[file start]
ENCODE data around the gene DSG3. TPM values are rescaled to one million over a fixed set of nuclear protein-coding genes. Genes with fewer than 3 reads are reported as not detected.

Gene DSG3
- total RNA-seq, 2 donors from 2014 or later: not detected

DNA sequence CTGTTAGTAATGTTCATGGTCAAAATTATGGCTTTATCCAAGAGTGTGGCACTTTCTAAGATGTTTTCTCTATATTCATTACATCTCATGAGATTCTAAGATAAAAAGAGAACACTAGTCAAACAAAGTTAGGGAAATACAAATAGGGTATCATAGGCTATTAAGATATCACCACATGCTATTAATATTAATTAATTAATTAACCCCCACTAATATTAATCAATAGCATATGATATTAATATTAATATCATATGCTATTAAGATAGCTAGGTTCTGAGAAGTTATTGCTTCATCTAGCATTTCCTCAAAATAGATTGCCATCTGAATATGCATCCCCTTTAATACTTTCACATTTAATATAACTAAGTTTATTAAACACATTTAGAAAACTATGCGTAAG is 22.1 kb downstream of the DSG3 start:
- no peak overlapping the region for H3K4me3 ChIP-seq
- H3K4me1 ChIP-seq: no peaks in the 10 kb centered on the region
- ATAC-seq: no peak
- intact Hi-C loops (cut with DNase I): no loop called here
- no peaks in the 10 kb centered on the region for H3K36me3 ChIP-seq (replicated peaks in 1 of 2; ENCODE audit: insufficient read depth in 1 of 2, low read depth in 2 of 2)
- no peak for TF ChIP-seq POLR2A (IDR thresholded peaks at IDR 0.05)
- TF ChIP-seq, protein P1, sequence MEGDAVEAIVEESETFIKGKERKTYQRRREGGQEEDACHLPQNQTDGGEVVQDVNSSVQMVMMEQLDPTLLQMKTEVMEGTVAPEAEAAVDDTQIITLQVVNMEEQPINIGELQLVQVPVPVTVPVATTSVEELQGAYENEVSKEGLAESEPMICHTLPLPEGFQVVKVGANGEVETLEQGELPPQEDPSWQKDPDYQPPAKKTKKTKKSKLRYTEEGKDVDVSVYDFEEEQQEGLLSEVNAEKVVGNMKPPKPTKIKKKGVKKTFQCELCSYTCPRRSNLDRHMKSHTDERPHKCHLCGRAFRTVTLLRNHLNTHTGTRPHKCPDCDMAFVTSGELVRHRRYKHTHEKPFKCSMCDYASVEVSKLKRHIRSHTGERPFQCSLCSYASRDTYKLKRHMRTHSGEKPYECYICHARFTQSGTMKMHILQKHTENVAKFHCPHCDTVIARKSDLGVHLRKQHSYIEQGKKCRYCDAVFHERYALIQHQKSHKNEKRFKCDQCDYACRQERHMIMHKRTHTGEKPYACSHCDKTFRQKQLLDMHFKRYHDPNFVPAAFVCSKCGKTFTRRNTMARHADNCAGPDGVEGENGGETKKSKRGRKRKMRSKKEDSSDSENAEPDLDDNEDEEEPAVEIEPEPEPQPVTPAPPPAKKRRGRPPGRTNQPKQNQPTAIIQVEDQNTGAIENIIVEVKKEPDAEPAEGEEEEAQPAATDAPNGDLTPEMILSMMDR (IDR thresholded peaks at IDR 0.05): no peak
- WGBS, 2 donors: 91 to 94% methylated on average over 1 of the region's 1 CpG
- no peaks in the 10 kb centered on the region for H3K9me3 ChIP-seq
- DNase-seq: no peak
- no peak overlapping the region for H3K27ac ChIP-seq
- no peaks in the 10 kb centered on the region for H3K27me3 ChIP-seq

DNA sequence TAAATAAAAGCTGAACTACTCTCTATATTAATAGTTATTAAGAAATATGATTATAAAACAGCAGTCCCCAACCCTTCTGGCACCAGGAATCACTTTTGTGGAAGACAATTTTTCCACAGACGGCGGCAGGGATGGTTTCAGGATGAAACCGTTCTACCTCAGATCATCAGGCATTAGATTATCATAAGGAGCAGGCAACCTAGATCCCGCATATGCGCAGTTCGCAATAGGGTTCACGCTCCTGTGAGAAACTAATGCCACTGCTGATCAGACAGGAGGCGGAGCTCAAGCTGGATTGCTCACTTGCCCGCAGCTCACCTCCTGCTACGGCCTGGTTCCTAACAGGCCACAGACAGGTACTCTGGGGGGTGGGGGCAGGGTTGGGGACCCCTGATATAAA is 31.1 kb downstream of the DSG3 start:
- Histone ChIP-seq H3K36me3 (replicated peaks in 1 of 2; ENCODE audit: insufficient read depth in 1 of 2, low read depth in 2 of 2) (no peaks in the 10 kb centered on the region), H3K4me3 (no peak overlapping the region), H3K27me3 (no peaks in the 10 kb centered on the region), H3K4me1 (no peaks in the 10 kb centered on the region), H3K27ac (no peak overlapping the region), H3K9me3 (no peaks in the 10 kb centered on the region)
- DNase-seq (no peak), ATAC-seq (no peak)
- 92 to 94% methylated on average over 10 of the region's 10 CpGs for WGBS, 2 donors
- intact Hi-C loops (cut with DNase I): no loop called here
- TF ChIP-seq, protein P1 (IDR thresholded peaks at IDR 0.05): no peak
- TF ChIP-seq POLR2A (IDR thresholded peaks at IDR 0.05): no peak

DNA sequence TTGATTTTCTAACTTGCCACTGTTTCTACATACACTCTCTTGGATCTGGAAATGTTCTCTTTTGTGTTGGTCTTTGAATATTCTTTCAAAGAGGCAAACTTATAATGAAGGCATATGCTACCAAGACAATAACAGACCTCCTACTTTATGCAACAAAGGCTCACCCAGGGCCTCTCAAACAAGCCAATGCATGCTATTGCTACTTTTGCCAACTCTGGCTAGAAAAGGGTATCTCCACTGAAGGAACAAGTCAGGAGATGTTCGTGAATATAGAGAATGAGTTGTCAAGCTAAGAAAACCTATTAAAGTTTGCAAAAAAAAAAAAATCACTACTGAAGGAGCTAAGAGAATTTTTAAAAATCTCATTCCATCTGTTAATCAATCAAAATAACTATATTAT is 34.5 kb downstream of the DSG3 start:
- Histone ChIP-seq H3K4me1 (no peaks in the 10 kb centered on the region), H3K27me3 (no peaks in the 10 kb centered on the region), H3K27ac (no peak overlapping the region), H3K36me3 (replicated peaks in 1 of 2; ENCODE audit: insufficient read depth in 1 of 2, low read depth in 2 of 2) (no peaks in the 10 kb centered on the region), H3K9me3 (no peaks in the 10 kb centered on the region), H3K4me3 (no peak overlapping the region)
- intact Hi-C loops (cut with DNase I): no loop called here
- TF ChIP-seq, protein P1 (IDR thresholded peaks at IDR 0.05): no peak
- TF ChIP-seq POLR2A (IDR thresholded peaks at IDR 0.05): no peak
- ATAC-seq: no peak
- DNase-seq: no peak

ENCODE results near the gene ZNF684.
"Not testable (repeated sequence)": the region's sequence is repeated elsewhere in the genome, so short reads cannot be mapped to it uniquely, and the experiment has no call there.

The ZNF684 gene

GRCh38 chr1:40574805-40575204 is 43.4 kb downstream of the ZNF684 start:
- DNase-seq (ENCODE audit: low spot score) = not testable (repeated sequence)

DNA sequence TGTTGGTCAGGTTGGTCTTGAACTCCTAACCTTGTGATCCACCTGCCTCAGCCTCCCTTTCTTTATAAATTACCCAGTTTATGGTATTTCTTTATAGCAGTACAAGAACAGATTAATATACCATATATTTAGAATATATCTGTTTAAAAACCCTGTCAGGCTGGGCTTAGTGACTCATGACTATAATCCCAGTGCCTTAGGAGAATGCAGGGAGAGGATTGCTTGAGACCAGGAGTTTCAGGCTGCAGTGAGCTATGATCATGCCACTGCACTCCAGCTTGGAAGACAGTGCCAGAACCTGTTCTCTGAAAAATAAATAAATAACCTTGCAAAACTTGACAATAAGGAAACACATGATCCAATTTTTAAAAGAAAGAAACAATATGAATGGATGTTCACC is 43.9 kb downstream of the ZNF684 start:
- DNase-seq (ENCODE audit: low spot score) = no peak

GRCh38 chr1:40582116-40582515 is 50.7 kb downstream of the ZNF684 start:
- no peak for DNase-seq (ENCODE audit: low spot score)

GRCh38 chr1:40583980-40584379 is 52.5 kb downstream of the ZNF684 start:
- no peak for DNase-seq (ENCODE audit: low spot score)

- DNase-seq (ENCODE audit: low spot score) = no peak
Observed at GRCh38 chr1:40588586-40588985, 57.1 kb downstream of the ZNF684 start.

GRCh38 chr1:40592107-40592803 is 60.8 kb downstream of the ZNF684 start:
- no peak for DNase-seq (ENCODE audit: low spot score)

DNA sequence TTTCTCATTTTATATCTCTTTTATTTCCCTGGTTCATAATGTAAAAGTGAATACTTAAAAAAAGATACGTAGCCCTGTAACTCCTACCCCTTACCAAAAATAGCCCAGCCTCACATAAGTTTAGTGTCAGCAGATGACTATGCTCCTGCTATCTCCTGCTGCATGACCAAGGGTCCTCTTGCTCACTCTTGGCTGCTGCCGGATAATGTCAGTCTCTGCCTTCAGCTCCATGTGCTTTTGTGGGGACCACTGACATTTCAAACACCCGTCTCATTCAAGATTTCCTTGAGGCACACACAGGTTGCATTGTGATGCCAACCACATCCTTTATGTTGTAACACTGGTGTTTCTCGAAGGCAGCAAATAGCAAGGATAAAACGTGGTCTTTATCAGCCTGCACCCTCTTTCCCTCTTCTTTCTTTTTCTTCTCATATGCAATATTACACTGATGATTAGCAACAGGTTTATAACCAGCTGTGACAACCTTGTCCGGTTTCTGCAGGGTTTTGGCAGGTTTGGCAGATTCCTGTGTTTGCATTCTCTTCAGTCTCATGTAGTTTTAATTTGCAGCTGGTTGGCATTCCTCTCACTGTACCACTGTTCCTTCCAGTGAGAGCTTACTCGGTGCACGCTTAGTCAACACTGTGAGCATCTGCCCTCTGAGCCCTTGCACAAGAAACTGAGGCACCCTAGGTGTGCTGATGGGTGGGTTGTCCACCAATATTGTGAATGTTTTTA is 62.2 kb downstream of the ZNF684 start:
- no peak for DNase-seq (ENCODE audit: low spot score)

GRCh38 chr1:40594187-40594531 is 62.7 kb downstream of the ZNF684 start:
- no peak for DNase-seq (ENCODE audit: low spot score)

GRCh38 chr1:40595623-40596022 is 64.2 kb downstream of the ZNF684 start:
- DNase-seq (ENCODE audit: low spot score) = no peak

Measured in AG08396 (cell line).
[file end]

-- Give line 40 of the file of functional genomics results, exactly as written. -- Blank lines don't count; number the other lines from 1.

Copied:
GRCh38 chr1:40583980-40584379 is 52.5 kb downstream of the ZNF684 start: